Subject and methods. The patient was a six-year two-month-old girl, who had started to have focal motor seizures, later combined with daily epileptic negative myoclonus (ENM) and drop attacks, causing multiple injuries. We studied episodes of ENM and drop attacks using video-polygraphic and computer-assisted back-averaging analysis. Results. A total of 12 ENM episodes, seven involving the left arm (ENMlt) and five involving both arms (ENMbil), and five drop attacks were captured for analysis. All episodes were time-locked to spike-and-wave complexes (SWC) arising from both centro-temporo-parietal (CTP) areas. The latency between the onset of SWC and ENMlt, ENMbil, and drop attacks reached 68 ms, 42 ms, and 8 ms, respectively. The height of the spike as well as the slow-wave component of SWC for drop attacks were significantly larger than that for both ENMlt and ENMbil (p < 0.05). Conclusion. Drop attacks were considered to be epileptic negative myoclonus involving not only upper proximal but also axial muscles, causing the body to fall. Thus, drop attacks in ABPE are considered to be epileptic negative drop attacks arising from bilateral CTP foci and differ from drop attacks of a generalized origin seen in Lennox-Gastaut syndrome and myoclonic-astatic epilepsy.
Sheila Koutsogiannopoulos, Francine Adelson, Virginia Lee, Frederick Andermann
precipitating factors for the occurrence of the first seizure have been considered but not documented. Recognition of such triggers may lead to a better understanding of the cause and mechanism of the epilepsy. Using a phenomenological approach, 19 participants were interviewed and recalled the occurrence of significant life events in the year prior to a diagnosis of generalized or focal epilepsy. There were gender and age-related differences in the types of triggering events, e.g. men tended to specify work related stressors while women generally cited relationship issues. None of the participants reported constraining beliefs about the cause of their epilepsy. Most respondents incorporated their knowledge of seizure triggers into strategies to achieve control of their epilepsy. This study highlights the potential value of questioning possible life stressors as triggers for the onset of epilepsy. Early awareness of high risk factors for seizures may lead to strategies of seizure self control by avoiding situations associated with high risks, improving lives disrupted by the uncertainty of epilepsy.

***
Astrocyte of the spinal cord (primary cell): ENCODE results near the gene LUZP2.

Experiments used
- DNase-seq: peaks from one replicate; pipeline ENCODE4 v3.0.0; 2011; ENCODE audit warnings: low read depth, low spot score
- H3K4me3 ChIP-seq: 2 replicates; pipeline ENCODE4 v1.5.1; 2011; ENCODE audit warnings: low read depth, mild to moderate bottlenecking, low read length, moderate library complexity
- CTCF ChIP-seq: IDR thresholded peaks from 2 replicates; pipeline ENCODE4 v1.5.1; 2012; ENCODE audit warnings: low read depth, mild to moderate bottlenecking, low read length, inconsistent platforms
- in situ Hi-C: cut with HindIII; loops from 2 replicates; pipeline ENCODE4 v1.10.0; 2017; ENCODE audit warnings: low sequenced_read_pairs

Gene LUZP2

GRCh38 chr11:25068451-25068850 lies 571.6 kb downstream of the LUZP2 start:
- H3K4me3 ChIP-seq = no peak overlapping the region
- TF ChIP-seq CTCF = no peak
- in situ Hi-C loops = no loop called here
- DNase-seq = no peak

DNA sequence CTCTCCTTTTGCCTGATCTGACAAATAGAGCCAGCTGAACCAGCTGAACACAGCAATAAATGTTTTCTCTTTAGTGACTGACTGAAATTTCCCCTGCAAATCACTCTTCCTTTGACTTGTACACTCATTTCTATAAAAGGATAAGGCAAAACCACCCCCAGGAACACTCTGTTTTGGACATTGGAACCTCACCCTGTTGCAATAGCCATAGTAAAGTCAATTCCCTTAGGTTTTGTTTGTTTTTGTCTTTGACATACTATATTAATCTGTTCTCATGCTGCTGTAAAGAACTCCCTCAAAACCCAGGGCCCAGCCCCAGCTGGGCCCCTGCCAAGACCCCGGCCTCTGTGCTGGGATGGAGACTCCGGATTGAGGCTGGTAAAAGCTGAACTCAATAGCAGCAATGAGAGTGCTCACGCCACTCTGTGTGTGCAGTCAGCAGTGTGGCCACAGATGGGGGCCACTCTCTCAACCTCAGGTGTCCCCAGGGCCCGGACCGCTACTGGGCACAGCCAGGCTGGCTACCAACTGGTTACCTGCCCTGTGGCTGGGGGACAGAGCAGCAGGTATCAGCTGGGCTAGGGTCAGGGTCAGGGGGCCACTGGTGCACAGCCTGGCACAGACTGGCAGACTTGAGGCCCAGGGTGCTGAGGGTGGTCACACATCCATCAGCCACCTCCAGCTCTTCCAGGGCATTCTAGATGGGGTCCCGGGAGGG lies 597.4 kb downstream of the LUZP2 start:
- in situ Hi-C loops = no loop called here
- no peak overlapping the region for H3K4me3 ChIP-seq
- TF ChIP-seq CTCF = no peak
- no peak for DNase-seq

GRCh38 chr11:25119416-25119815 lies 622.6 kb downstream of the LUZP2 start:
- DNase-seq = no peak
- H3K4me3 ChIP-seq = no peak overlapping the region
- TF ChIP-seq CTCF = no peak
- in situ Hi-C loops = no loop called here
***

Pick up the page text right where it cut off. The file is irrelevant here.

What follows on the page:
José Manuel Pardal-Fernández, María Carmen Carrascosa-Romero, Carlos de Cabo-de la Vega, Ivan Iniesta-López, Esther Gil-Pons, Andrés Martínez-Gutiérrez
jerks, apnea and encephalopathy three months after birth without satisfactory therapeutic response. During the first days of clinical symptoms the patient presented a paroxystic burst-attenuation EEG pattern which progressively evolved into an established typical burst-suppression pattern within a few days. West syndrome occurred four weeks later and the patient died at seven months of extra-uterine life due to a serious respiratory infection with cardio-respiratory arrest. Genetic analysis showed a non-previously described mutation affecting a consensus splice site (IVS2-1G > C 3) in the AMT gene encoding the T protein of the glycine cleavage system.
Judith Kröll-Seger, Christian G Bien, Hans-Jürgen Huppertz